I’ve written a number of articles and blogs about some sticky issues that can surface in the context of setting pay for public company non-employee directors (here, here, here, and here).
On March 6th the parties to the In re Investors Bancorp, Inc. Stockholder Litigation, filed a settlement agreement with the Delaware Chancery Court. By way of background, the Investors Bancorp decision limited the shareholder ratification defense for non-employee director equity awards that were granted on a discretionary basis. The equity plan at issue in In re Investors Bancorp, which had been approved by the company’s shareholders, provided that the maximum number of shares that could be delivered to all non-employee directors, in the aggregate, would be capped at 30% of all option or restricted stock unit or restricted stock awards available for grant under the plan. Unlike prior director compensation decisions where plans included limits on the number of shares available for grant, the Delaware Supreme Court in this case held that, because the shareholders ratified only the underlying plan but did not ratify the specific director awards being challenged, the plaintiffs breach of fiduciary lawsuit should be analyzed under a plaintiff friendly “entire fairness” standard of review (as opposed to the more deferential “business judgment” standard of review).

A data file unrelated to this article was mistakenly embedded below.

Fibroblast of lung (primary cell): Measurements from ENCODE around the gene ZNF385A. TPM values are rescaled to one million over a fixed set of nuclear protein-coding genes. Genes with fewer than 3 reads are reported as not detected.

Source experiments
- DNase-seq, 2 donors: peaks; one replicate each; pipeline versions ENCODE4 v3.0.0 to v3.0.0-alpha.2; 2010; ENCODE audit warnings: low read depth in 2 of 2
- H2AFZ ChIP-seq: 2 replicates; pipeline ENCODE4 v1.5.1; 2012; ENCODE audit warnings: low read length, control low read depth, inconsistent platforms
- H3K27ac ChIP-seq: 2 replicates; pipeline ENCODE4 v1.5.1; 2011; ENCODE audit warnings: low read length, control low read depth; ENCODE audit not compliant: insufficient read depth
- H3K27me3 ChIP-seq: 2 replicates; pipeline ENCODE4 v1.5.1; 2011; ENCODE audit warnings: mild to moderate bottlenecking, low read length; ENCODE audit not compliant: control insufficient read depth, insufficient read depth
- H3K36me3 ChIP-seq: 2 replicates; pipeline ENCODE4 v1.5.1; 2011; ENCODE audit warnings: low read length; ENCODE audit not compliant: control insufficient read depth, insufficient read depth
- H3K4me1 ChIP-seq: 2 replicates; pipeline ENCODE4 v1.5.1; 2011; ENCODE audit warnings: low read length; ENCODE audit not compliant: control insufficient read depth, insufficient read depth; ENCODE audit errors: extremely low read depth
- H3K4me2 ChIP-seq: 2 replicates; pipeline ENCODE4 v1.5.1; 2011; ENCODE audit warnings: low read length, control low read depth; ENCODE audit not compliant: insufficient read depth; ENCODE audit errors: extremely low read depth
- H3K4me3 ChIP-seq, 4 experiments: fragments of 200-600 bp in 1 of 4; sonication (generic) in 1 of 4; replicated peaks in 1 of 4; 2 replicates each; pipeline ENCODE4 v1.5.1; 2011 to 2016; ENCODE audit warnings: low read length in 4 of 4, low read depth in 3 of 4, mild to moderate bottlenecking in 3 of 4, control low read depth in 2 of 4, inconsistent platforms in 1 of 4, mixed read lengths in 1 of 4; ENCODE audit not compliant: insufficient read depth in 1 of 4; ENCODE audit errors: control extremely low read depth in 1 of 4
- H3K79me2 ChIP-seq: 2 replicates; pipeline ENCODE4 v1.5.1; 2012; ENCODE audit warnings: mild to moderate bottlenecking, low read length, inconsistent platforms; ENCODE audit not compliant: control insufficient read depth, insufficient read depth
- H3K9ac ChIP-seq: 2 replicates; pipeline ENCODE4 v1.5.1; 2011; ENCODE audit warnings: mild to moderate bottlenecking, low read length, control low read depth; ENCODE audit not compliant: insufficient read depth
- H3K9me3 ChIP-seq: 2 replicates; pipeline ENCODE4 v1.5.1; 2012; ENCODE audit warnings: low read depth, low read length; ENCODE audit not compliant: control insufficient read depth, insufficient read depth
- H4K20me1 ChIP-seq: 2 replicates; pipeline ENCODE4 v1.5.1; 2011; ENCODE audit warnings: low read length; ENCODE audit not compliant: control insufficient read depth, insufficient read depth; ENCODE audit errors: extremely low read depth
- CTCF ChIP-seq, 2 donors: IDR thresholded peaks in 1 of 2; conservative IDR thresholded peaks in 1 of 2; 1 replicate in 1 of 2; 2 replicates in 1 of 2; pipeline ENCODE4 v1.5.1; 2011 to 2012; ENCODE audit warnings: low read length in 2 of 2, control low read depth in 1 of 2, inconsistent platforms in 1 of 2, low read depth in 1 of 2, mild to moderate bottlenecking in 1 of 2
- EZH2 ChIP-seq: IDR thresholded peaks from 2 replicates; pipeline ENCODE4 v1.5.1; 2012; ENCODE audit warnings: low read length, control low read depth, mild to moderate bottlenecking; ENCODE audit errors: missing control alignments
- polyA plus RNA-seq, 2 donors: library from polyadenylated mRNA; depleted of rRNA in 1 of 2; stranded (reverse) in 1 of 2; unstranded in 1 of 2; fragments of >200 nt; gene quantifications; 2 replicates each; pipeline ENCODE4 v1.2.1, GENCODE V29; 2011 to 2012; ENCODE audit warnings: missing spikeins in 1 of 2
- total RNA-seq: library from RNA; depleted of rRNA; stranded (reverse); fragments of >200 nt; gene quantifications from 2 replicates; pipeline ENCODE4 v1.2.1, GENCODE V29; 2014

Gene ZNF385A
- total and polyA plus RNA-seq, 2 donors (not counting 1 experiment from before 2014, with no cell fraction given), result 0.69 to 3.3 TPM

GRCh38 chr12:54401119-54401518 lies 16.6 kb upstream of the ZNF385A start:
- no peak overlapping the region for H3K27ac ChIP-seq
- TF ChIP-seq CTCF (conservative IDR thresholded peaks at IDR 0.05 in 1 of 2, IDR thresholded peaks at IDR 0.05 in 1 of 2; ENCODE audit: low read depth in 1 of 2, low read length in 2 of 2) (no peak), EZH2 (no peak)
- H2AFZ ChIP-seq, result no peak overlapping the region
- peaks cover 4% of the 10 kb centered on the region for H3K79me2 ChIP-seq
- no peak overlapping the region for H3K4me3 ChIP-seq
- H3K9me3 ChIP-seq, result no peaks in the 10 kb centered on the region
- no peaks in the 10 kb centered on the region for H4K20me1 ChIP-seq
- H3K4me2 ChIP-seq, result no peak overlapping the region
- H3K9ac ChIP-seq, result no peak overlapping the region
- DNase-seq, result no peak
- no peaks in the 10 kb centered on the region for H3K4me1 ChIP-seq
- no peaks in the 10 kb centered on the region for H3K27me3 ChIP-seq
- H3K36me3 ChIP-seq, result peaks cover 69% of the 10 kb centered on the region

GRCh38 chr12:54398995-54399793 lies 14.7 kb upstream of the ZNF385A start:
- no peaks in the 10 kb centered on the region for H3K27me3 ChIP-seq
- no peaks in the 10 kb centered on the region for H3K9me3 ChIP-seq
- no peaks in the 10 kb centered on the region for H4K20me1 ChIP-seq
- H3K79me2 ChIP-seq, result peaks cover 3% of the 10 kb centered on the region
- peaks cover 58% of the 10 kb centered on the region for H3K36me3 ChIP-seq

Key provisions of the proposed settlement agreement, are as follows:
There is a hearing scheduled for May 23rd, during which the Chancery Court will decided whether to approve the settlement agreement.
The Delaware Supreme Court decision in this case, along with this proposed settlement, make it fairly clear that adding a separate limit on non-employee director awards may not, by itself, be enough to subject director compensation decisions to the “business judgment” standard of review. While we believe establishing meaningful limits on director pay still makes sense (and according to FW Cook, 55% of the 300 public company’s surveyed in their 2018 Director Compensation Report did so), we continue to believe that public companies, to the extent they have not already done so, should consider the following additional steps in setting director pay: